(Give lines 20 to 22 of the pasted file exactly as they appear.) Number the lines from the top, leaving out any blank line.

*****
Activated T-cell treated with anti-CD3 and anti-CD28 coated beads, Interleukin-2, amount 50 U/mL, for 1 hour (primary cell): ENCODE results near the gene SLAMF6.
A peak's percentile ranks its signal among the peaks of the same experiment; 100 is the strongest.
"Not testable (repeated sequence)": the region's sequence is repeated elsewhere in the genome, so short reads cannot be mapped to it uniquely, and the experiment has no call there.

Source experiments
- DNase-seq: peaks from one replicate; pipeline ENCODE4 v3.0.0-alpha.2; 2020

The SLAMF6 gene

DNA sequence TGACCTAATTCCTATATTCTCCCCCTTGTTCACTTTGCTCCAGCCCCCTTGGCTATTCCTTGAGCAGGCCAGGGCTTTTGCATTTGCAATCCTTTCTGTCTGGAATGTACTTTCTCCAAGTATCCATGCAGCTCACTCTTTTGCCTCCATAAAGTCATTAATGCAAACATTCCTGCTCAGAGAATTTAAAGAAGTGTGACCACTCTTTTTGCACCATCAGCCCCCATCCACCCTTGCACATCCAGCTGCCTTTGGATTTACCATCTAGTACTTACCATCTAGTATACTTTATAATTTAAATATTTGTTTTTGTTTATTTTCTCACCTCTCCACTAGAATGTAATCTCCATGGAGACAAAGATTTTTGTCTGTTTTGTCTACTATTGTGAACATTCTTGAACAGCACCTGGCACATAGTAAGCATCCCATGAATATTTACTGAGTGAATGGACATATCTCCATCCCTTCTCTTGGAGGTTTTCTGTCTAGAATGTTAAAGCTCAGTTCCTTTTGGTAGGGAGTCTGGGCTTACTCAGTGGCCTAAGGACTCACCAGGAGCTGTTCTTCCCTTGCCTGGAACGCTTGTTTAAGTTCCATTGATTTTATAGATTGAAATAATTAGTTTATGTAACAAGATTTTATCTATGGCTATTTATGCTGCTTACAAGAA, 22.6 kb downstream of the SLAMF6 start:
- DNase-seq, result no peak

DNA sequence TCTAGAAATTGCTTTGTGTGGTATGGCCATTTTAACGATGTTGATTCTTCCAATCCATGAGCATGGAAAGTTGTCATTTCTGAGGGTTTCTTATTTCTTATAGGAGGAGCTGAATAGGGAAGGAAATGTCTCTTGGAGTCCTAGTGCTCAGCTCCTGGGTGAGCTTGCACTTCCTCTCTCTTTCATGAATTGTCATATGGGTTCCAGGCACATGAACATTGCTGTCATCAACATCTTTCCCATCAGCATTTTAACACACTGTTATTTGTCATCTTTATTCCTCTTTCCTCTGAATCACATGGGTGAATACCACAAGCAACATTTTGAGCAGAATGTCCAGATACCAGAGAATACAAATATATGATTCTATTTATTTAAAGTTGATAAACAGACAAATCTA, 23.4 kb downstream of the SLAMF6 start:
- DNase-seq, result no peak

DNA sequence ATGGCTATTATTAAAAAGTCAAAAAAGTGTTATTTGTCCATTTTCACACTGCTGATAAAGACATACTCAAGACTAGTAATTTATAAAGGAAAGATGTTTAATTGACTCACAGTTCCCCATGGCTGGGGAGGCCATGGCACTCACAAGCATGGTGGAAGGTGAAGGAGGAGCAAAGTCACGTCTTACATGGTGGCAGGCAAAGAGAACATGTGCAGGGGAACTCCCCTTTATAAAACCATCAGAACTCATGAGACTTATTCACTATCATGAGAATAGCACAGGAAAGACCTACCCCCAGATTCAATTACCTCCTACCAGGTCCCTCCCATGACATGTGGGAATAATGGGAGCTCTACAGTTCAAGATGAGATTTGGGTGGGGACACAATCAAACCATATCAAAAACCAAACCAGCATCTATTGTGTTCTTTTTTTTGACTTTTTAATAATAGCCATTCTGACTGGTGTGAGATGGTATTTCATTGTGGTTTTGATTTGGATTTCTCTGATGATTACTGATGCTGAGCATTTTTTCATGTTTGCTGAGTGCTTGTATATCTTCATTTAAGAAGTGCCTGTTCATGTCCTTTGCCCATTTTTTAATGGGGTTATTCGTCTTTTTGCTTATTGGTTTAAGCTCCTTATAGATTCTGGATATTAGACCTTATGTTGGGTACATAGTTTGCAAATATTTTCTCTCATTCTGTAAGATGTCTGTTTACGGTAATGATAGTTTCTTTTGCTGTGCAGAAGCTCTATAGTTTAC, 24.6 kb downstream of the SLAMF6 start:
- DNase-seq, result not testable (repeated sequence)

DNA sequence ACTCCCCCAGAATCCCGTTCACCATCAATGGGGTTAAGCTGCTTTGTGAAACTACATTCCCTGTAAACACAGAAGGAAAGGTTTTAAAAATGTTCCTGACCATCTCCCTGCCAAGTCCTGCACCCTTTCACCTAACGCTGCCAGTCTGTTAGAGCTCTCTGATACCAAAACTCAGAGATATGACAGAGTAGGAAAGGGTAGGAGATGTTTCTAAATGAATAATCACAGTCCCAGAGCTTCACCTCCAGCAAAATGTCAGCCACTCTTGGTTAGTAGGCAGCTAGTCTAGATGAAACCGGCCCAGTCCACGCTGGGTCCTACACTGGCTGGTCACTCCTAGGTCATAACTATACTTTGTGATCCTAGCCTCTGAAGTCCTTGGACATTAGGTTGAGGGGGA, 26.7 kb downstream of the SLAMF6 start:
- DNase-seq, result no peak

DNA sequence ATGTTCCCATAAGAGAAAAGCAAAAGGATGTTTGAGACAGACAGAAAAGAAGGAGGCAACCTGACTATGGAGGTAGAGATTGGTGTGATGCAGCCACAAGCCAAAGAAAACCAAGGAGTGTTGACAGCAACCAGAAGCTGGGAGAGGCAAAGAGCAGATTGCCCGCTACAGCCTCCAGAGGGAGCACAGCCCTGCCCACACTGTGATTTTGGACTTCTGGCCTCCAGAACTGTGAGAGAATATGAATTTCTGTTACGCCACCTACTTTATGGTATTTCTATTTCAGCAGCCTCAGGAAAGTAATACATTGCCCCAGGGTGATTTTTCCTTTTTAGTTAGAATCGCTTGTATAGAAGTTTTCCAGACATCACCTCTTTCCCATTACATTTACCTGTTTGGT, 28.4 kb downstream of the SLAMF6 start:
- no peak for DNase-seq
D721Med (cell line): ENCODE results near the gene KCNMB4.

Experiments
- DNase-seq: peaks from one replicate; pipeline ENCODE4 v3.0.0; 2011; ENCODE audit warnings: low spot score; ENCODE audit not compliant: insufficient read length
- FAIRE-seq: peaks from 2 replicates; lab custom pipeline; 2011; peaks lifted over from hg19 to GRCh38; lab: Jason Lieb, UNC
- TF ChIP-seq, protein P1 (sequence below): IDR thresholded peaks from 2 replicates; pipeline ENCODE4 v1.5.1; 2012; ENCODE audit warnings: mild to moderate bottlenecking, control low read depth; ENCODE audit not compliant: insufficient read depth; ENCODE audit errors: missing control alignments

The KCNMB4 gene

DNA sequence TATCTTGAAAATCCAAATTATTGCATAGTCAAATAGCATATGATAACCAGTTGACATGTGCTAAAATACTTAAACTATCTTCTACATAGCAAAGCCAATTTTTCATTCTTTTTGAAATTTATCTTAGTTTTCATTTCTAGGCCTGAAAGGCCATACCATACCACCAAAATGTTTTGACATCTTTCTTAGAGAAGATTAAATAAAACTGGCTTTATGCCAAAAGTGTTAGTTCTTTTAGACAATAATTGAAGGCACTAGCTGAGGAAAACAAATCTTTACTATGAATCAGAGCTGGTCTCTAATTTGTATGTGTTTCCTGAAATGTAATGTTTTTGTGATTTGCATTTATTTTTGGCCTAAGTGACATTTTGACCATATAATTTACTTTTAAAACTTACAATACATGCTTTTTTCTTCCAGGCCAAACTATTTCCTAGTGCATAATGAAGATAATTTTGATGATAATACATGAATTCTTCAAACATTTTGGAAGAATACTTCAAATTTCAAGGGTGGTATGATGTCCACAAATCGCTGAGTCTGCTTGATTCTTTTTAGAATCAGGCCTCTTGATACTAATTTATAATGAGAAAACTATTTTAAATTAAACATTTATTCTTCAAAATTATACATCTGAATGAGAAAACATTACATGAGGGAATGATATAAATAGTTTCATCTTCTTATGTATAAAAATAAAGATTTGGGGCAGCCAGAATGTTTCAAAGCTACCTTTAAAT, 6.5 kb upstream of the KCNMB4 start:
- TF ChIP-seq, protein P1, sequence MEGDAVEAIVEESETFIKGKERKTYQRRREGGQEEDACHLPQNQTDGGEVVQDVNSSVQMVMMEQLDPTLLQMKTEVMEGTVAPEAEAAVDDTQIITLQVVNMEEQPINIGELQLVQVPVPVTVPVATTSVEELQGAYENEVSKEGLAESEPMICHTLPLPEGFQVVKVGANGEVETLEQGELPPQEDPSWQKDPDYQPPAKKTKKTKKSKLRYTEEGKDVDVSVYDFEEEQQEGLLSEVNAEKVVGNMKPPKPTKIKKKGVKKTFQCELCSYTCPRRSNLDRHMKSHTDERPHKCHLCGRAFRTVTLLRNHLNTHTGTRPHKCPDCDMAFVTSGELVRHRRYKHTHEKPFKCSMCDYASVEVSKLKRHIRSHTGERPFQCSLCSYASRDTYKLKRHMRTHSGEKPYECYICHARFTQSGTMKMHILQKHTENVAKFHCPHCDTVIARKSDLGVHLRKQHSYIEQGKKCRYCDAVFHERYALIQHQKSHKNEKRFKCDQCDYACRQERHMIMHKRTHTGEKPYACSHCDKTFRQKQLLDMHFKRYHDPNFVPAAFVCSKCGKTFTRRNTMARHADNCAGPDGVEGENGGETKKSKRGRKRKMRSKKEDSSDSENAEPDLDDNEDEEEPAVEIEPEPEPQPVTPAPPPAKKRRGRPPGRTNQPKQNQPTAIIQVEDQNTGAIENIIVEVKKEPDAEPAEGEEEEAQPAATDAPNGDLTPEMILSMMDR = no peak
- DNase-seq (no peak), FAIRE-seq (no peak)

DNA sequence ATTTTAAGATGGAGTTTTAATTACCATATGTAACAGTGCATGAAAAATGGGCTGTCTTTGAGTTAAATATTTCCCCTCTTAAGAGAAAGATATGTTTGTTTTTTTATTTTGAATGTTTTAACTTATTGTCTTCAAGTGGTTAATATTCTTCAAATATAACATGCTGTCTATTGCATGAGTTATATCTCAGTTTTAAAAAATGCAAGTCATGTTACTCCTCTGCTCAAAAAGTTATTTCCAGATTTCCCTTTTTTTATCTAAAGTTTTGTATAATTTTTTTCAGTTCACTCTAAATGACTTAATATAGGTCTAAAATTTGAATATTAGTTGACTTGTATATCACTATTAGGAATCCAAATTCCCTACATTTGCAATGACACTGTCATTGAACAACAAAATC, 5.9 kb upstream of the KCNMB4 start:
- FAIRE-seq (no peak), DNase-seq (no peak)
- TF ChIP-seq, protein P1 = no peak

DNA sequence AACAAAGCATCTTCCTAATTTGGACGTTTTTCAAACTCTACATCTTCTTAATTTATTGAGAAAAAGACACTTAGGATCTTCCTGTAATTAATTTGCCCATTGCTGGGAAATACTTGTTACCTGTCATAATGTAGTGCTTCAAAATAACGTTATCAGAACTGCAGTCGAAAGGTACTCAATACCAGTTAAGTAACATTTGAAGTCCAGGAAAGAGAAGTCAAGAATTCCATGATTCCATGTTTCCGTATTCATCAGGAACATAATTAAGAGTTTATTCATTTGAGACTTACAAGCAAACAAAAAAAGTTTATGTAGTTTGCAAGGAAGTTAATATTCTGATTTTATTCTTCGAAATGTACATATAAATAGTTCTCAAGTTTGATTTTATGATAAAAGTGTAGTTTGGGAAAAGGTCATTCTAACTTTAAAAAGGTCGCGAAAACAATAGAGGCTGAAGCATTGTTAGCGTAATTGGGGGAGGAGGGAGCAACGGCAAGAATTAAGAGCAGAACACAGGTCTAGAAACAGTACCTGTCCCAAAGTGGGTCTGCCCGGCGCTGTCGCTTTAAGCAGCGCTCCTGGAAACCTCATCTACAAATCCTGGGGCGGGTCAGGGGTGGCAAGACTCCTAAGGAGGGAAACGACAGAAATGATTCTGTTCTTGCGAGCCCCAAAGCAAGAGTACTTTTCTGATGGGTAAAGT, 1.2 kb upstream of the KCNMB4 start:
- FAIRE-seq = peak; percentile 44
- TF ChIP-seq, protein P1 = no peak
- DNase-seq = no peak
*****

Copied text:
- FAIRE-seq: peaks from 2 replicates; lab custom pipeline; 2011; peaks lifted over from hg19 to GRCh38; lab: Jason Lieb, UNC
- TF ChIP-seq, protein P1 (sequence below): IDR thresholded peaks from 2 replicates; pipeline ENCODE4 v1.5.1; 2012; ENCODE audit warnings: mild to moderate bottlenecking, control low read depth; ENCODE audit not compliant: insufficient read depth; ENCODE audit errors: missing control alignments

The KCNMB4 gene